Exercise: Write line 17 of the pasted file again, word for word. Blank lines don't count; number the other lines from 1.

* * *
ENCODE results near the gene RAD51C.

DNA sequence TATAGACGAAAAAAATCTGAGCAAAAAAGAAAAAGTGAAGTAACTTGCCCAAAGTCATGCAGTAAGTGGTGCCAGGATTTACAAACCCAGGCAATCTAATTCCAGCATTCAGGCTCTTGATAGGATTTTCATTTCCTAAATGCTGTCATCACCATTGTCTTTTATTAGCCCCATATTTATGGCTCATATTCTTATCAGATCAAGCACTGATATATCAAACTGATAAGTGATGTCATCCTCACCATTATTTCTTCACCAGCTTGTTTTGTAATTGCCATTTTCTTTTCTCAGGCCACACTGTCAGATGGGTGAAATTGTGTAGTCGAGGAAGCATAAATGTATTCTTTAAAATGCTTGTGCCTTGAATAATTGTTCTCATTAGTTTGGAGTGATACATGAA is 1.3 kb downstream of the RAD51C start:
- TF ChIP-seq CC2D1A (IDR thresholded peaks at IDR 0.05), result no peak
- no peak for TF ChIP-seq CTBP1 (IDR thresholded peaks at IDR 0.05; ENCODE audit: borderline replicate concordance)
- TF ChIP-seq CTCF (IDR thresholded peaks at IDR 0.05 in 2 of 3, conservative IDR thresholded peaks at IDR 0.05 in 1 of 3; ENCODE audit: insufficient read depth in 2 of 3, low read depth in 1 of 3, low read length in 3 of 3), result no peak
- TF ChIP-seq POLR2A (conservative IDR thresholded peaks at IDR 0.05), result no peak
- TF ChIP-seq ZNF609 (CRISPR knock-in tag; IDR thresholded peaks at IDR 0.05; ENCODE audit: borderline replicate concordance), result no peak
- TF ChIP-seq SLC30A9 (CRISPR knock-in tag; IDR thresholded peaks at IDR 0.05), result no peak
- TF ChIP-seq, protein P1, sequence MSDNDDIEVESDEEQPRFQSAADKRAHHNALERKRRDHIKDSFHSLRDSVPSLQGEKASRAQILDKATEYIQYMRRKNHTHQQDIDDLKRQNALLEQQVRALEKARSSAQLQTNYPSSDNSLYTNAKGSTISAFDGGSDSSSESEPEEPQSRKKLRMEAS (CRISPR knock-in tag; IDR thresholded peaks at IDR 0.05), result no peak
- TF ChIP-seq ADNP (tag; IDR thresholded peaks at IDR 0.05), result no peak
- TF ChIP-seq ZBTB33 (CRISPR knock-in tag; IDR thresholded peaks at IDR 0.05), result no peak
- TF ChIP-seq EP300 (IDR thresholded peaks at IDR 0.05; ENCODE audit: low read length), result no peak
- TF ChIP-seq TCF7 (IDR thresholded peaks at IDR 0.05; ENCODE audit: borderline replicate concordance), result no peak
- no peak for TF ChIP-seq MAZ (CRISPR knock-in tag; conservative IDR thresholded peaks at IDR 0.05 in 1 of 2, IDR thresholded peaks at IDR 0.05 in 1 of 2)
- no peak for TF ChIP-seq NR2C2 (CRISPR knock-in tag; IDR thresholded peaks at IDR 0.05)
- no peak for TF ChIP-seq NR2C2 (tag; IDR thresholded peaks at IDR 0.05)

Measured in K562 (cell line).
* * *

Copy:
Measured in K562 (cell line).